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Fit4Lyfe

3 Mistakes Everyone Makes When Training at Home

Home workout routines are easy and beneficial in many ways. Without an expensive instructor, it’s also easy to make mistakes. Fitness is about developing good habits to improve your health and life in many ways. Get the most out of your routine by avoiding these common mistakes.

Imbalanced Routine

Unless you’re training for a marathon or sports, 30 minutes of light to moderate cardio in a day is enough. Save the extra calories for strength training. Cardio and strength training are both important to a routine. Aerobic exercises like running or walking burn readily available calories and improves blood flow. Strength training builds and tones muscle, which burns fat to maintain.

Too much cardio can cause muscle loss, while too much strength training can increase appetite. Include a focus of bone strengthening exercises to round out your workout. Yoga, jumping jacks, or even weight training on a Body Solid Home Gym can double for both bone strength and either cardio or strength training. Expensive trainers often provide a balanced routine for you, but you can create your own plan using a few simple guidelines.

  • 20-40 minutes of cardio
  • 30-50 minutes strength training
  • Include bone strengthening exercises

For losing weight, your total daily routine should stay under 90 minutes. Once you’ve hit your target, the ideal is 60 minutes a day for long term health. For long term programs, try an every other day approach; 90 minute sessions three times a week and 60 minutes the other four. Alternatively, stagger your focus on either cardio or strength in the same way.

Improper Challenge

When just starting out, it’s tempting to push too hard during the routine. Strain and exhaustion counteract benefits of your workout. Instead, start with 15 minutes and work your way up. Even light exercise for 15 minutes a day can improve your health dramatically.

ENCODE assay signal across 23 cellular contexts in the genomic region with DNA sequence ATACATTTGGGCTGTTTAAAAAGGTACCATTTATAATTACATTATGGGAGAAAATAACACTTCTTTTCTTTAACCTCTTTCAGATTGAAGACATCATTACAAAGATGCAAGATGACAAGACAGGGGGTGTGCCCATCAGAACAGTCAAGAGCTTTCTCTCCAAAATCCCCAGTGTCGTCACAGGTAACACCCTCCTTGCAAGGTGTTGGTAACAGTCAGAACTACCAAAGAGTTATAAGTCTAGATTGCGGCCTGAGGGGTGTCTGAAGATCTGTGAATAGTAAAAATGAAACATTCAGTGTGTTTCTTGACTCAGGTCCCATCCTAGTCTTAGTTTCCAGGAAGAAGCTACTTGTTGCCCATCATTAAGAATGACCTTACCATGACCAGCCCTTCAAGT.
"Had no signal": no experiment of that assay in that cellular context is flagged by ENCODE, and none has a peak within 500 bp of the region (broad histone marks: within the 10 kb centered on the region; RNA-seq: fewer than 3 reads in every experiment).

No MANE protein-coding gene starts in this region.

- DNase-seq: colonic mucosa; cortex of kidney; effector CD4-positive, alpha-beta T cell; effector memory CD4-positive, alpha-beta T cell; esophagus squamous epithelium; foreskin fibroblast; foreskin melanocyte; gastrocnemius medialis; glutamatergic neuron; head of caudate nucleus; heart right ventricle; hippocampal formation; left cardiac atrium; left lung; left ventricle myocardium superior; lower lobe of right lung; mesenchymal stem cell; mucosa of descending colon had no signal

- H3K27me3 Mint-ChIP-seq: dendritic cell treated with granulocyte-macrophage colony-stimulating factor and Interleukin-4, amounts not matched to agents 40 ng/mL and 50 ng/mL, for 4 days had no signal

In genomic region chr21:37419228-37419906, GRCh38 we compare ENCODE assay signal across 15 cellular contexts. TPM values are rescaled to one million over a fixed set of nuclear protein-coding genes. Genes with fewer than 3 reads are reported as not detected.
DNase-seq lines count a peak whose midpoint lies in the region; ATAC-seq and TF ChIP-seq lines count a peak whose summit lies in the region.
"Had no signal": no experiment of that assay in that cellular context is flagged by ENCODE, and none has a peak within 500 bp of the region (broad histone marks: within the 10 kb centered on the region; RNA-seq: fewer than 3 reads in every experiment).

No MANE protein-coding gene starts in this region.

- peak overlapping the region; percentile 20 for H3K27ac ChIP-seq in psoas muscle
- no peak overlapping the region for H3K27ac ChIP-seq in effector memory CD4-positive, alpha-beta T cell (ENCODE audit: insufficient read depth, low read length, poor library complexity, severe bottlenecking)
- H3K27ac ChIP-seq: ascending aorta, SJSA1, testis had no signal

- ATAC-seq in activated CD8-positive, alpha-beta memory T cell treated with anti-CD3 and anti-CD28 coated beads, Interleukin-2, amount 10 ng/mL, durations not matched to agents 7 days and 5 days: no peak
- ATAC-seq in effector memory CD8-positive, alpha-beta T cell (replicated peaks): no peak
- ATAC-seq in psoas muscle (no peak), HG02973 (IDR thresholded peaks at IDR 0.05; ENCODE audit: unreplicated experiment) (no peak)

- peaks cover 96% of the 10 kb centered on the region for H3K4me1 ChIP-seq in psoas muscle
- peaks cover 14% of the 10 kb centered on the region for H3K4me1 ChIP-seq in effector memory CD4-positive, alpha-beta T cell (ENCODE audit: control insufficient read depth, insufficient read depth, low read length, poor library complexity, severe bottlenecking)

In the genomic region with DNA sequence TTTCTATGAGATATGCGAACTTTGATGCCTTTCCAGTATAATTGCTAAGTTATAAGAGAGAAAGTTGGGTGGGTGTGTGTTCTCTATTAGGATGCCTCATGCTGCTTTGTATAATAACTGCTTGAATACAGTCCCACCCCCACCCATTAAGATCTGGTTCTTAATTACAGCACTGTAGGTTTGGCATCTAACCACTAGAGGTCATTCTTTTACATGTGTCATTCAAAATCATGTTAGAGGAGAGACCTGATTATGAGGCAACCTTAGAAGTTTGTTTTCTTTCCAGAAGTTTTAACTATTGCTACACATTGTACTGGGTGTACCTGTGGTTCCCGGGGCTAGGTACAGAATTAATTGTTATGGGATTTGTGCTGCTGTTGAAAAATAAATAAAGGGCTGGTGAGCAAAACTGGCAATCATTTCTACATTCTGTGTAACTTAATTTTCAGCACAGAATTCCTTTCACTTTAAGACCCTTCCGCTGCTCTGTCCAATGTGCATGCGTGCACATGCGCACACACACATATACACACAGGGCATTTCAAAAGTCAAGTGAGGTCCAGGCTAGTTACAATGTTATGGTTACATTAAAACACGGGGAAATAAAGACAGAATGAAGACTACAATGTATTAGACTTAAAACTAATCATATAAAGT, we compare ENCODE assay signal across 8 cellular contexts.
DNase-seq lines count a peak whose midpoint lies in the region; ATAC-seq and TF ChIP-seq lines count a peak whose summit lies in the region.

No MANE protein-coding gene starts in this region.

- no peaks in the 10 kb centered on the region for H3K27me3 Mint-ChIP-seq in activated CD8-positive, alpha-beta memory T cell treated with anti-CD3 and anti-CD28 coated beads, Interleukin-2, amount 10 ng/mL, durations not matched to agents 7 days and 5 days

For the first month, increase the duration of your routine without adding new exercises. Make sure to balance cardio, strength and bone exercises as you do this. After a month or two, slowly add in more complex exercises one at a time. Give an alteration at least a week to monitor the effect it has on your workout.

Too little challenge is also a common mistake of home routines. Set the standard to push yourself regularly, but take care to set reasonable goals. Changing the routine too often increases the risk of overworking your body. Know your body’s limits and lightly nudge once in a while to avoid plateaus.

Recovery

One of the biggest mistakes of any routine is underestimating the importance of recovery times. Proper recovery time helps you get the full results from your hard work. There are three areas of recovery to keep in mind:

  • Between sets
  • Daily activities
  • Rest

Between Sets

Resting between sets is an overlooked aspect of a home routine. At home, you don’t have the benefit of an instructor to guide you through an appropriate time of recovery. This is easily solved by formulating a plan for adequate rest between sets. However long your set took, rest for twice that time. Doing so allows your muscles to catch back up so you can start fresh the next round.

Daily Activities

Your daily activities will use calories, too. Recovering from each day’s stress on the body improves performance and prevents strain. Activities outside the routine also affect recovery. Some activities in everyday life can count as part of your workout regimen as well. Unplanned activities can affect your fitness plan. If extra recovery time between sessions isn’t an option, dial down the next session to compensate.

Rest

To fully recover from each session, your body has specific needs. This includes getting enough sleep, when the body does most of the healing, and diet. Without the proper nutrition, exercise can decrease muscle and bone density. Even if your diet includes the necessary protein and calories, many other nutrients and vitamins may have taken a back seat. Look for recipes that meet all your nutritional needs.

In Conclusion

Committing to a workout is only the first step in a total fitness plan. Home routines don’t have the benefit of an instructor to guide you through each session. However, you can become your own coach to avoid the pitfalls along the way to a healthier body.

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